MP brands children’s social care services in Birmingham ‘a mess’

AN MP has branded children’s social care services in Birmingham “a mess” following the death of an Erdington toddler.

Khalid Mahmood (Perry Barr, Lab) rounded on Birmingham City Council following a court case last week which found a schizophrenic woman had unlawfully killed her three-year-old daughter at their Erdington home – and then dissolved the body with acid.

It emerged during the case that on the day before little Alia Ahmed Jama’s body was found, social workers had visited her home amid concerns over her welfare.

Mr Mahmood has been an outspoken critic of the local authority’s social care since another Birmingham child, Khyra Ishaq, starved to death in 2008. A high profile inquiry followed this summer and listed a raft of council failings.

Mr Mahmood told the Observer: “In my opinion, the department as a whole is not being run anywhere near as well as it could be and that could lead to lives being lost as a result.

“For more than four years now I have been trying to draw attention to the way the social services in this city are being run – but it seems like they are not prepared to take responsibility for the mess they look like they are in.

“They have had Ofsted and Government inspectors come and make their fears known, but as of yet, nothing has been done.”

He added: “It is worrying for me that the department is being run like this, and I will not stop drawing attention to it.

“I believe the pressure and stress on those who work there is making it difficult for them to provide the service we are paying them to provide.

“I am not trying to scare people, I just think something needs to be done within that department – and fast.”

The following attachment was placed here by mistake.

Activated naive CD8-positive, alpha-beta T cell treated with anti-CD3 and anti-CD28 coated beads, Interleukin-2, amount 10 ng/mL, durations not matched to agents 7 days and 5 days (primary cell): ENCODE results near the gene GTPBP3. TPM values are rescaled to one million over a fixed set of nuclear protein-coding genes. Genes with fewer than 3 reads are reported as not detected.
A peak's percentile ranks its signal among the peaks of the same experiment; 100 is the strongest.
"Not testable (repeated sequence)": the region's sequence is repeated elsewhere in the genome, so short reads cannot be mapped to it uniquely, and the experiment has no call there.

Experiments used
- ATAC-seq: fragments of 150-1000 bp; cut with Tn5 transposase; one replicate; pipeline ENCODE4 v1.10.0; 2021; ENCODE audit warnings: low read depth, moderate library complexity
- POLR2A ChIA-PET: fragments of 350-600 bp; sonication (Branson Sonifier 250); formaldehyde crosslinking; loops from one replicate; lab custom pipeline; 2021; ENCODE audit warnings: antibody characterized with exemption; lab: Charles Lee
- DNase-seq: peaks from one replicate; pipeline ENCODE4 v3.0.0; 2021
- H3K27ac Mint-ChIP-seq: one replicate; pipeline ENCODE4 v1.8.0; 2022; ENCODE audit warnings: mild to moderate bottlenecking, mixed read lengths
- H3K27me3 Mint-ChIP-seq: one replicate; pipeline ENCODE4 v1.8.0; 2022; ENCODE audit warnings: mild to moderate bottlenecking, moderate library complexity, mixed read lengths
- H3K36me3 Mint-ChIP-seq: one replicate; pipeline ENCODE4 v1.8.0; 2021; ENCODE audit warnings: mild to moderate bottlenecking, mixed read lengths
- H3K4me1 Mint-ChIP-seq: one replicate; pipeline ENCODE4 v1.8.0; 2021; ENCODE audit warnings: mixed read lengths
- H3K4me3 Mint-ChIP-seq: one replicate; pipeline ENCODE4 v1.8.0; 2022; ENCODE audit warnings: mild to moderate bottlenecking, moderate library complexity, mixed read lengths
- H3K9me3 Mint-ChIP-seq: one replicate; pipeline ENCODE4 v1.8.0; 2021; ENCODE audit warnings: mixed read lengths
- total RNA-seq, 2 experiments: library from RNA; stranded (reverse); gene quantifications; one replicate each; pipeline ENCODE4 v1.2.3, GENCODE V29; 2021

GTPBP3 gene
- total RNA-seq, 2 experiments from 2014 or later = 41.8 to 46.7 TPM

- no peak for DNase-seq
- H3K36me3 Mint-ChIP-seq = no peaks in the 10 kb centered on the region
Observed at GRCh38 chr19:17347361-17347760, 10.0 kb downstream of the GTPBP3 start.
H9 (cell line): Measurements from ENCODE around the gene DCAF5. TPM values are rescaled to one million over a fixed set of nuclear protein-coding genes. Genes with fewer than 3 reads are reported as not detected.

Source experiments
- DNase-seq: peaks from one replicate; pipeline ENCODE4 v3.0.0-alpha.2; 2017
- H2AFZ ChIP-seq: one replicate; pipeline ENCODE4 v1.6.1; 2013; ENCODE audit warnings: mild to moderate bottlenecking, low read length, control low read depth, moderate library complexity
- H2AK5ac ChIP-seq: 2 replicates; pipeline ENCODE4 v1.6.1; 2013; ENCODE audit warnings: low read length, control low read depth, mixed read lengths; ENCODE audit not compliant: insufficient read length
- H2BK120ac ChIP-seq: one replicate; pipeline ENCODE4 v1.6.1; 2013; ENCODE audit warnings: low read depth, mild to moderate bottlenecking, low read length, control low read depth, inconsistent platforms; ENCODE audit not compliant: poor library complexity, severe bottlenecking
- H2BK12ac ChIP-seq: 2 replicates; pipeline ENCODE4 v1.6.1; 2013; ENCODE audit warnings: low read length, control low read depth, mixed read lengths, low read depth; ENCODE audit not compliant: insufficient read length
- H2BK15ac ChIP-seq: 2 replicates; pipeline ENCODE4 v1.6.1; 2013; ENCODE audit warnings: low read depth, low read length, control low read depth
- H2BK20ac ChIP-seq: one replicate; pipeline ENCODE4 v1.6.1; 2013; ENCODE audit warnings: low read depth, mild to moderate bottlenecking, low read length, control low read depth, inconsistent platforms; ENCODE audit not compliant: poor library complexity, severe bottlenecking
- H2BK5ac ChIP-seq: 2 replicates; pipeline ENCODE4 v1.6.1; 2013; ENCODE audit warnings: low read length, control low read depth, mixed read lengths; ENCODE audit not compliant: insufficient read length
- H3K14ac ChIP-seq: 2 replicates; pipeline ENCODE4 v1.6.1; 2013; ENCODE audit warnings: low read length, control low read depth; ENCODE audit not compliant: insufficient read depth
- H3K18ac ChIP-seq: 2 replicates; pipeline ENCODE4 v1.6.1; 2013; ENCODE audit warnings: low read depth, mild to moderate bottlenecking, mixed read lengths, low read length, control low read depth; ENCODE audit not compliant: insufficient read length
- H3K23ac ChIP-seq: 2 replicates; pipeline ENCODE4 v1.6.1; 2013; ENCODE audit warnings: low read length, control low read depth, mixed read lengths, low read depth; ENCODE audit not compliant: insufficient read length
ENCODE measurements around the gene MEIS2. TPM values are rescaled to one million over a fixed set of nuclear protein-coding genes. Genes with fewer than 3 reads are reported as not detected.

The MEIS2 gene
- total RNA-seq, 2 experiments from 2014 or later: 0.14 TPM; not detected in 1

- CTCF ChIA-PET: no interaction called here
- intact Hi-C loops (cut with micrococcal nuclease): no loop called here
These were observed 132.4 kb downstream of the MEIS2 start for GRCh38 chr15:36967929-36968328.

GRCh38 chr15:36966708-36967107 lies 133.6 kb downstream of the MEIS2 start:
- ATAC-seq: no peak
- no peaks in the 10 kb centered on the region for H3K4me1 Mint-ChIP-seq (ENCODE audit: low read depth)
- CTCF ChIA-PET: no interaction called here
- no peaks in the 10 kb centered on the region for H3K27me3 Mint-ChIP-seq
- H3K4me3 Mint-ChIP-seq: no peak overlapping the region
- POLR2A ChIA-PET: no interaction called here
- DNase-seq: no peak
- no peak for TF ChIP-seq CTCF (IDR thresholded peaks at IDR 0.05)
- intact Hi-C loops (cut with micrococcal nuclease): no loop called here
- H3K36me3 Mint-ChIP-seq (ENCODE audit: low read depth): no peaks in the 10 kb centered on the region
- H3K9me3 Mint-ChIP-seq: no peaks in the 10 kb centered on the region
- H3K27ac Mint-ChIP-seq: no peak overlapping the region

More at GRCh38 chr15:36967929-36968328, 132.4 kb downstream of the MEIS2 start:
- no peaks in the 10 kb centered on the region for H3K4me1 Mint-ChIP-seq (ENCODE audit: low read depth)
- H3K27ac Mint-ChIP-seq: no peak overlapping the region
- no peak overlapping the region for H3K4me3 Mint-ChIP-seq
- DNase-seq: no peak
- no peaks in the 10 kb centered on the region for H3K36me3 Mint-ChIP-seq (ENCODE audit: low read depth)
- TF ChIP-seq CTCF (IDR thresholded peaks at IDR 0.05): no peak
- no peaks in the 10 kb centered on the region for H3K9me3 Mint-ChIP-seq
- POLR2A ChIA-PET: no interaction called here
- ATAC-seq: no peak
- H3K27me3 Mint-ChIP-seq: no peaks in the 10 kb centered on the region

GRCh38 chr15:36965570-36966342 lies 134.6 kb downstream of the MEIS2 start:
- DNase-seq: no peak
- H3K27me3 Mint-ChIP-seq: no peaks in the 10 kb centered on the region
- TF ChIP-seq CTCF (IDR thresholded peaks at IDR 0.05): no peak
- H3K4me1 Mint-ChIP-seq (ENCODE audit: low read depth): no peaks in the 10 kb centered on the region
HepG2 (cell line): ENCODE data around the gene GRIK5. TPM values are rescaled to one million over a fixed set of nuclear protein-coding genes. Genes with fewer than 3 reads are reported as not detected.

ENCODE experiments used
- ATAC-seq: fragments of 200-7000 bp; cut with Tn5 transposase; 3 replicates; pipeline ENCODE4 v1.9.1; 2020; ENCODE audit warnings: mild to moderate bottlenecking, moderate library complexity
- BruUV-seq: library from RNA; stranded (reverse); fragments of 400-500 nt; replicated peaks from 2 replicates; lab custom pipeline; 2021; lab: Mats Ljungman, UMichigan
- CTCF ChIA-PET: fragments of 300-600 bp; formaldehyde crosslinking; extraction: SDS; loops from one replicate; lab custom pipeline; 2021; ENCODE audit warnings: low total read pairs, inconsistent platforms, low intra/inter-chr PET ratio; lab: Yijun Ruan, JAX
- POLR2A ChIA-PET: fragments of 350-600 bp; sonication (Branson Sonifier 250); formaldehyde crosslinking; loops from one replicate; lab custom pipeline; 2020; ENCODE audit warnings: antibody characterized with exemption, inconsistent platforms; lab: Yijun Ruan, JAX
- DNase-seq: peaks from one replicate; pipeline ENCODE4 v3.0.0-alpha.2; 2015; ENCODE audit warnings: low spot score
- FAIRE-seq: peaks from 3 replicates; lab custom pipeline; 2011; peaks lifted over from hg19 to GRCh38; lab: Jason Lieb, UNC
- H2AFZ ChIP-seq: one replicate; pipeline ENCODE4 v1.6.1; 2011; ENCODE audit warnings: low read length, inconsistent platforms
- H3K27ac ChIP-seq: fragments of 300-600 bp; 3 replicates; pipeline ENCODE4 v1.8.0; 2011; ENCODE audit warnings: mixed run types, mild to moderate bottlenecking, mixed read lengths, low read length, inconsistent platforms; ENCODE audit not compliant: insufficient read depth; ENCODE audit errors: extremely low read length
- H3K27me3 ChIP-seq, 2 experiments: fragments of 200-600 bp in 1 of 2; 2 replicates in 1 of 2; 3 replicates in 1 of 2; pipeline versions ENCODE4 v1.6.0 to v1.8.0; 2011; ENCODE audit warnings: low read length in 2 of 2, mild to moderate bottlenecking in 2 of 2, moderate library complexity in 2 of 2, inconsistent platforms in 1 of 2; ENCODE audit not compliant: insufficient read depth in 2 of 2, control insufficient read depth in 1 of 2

Following a jury’s finding last Friday that 25-year-old Iman Omar Yousef had unlawfully killed daughter Alia, the judge ruled that she should be detained in a secure hospital.

Mr Justice Flaux said: “The evidence at trial was the defendant was protective over and cared deeply for the child but she had clearly been mentally ill for some time. It was while in the grip of that derangement she committed this awful act.”

Following the verdict, a council statement was issued which said: “A Serious Case Review has been initiated into this case and now that criminal proceedings have completed, it will be sent to Ofsted.”

When the Observer put Mr Mahmood’s latest concerns to the council, a spokesperson said no further comment would be issued beyond that of last week.

In July, Ofsted said the council was failing to protect at-risk children, adding that despite notice to improve in 2009, the authority “did not address serious deficiencies in the quality of safeguarding and protection services which are longstanding, very evident and in need of immediate action”.

The council was also criticised for not knowing social workers’ caseloads.